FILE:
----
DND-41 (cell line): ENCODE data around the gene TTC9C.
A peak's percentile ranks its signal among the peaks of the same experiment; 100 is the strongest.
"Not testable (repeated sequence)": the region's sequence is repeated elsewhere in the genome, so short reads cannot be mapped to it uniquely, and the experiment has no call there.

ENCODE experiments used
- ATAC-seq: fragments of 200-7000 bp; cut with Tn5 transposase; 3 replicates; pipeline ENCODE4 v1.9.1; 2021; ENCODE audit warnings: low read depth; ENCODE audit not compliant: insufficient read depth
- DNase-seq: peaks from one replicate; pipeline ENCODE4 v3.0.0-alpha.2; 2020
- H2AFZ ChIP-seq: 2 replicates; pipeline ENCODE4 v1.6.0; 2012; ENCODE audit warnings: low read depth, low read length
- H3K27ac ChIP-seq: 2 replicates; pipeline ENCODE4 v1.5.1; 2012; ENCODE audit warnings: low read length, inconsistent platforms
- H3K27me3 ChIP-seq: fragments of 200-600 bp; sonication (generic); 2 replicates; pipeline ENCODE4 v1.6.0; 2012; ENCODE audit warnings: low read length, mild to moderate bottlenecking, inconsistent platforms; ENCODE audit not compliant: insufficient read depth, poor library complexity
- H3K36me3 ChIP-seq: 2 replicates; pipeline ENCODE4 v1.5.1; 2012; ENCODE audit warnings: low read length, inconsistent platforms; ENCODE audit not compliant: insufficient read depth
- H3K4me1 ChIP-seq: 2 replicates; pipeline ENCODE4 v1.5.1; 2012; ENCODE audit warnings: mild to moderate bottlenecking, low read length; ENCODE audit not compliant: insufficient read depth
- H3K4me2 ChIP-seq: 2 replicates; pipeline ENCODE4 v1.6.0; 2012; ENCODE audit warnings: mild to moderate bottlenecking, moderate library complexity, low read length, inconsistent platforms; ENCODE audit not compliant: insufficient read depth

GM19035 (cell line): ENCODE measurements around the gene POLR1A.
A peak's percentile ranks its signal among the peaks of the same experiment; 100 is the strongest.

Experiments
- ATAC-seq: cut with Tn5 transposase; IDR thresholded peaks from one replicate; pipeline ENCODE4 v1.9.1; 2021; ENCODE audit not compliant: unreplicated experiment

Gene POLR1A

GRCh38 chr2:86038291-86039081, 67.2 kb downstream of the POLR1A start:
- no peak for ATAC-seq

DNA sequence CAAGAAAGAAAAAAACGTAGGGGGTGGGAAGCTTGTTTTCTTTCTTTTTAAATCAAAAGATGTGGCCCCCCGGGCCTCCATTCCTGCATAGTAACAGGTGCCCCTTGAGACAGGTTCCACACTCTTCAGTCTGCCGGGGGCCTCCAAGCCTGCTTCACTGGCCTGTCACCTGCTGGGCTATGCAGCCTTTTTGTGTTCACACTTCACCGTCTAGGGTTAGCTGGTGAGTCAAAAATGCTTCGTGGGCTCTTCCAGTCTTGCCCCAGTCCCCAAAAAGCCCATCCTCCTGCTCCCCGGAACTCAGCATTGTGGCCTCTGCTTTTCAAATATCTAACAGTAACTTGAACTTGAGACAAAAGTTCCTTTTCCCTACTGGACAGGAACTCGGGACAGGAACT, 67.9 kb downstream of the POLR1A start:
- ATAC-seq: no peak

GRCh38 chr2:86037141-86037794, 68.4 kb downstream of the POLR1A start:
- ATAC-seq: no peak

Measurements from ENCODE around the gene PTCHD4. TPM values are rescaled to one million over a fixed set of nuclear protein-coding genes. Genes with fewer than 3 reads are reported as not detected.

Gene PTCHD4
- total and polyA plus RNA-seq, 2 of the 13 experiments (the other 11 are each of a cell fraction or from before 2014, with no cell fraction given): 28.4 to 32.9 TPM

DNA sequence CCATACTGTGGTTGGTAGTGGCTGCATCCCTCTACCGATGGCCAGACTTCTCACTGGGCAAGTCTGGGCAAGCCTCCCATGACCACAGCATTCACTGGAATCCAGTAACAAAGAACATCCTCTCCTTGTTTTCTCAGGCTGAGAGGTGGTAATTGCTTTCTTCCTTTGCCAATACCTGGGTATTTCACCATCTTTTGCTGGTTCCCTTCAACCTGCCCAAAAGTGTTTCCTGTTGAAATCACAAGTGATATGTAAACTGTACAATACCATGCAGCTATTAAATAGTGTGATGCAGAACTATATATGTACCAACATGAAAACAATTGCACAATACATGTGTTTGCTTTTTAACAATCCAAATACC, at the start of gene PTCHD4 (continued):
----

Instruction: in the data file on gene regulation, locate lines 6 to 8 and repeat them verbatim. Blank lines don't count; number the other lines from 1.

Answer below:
- DNase-seq: peaks from one replicate; pipeline ENCODE4 v3.0.0-alpha.2; 2020
- H2AFZ ChIP-seq: 2 replicates; pipeline ENCODE4 v1.6.0; 2012; ENCODE audit warnings: low read depth, low read length
- H3K27ac ChIP-seq: 2 replicates; pipeline ENCODE4 v1.5.1; 2012; ENCODE audit warnings: low read length, inconsistent platforms